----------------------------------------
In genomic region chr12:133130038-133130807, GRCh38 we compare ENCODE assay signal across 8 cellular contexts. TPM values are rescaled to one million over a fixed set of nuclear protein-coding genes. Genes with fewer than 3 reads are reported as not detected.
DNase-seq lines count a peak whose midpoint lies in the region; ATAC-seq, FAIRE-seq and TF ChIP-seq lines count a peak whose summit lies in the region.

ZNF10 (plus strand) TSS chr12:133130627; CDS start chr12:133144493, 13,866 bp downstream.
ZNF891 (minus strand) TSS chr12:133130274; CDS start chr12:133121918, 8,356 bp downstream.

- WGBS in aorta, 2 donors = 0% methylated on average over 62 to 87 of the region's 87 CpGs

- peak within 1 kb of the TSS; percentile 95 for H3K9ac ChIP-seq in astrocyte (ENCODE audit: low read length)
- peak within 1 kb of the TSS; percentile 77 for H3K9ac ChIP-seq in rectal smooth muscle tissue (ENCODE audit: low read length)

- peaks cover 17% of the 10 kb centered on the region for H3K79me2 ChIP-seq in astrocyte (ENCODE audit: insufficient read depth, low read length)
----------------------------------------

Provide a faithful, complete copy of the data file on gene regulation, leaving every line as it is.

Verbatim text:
In genomic region chr12:133130038-133130807, GRCh38 we compare ENCODE assay signal across 8 cellular contexts. TPM values are rescaled to one million over a fixed set of nuclear protein-coding genes. Genes with fewer than 3 reads are reported as not detected.
DNase-seq lines count a peak whose midpoint lies in the region; ATAC-seq, FAIRE-seq and TF ChIP-seq lines count a peak whose summit lies in the region.

ZNF10 (plus strand) TSS chr12:133130627; CDS start chr12:133144493, 13,866 bp downstream.
ZNF891 (minus strand) TSS chr12:133130274; CDS start chr12:133121918, 8,356 bp downstream.

- WGBS in aorta, 2 donors = 0% methylated on average over 62 to 87 of the region's 87 CpGs

- peak within 1 kb of the TSS; percentile 95 for H3K9ac ChIP-seq in astrocyte (ENCODE audit: low read length)
- peak within 1 kb of the TSS; percentile 77 for H3K9ac ChIP-seq in rectal smooth muscle tissue (ENCODE audit: low read length)

- peaks cover 17% of the 10 kb centered on the region for H3K79me2 ChIP-seq in astrocyte (ENCODE audit: insufficient read depth, low read length)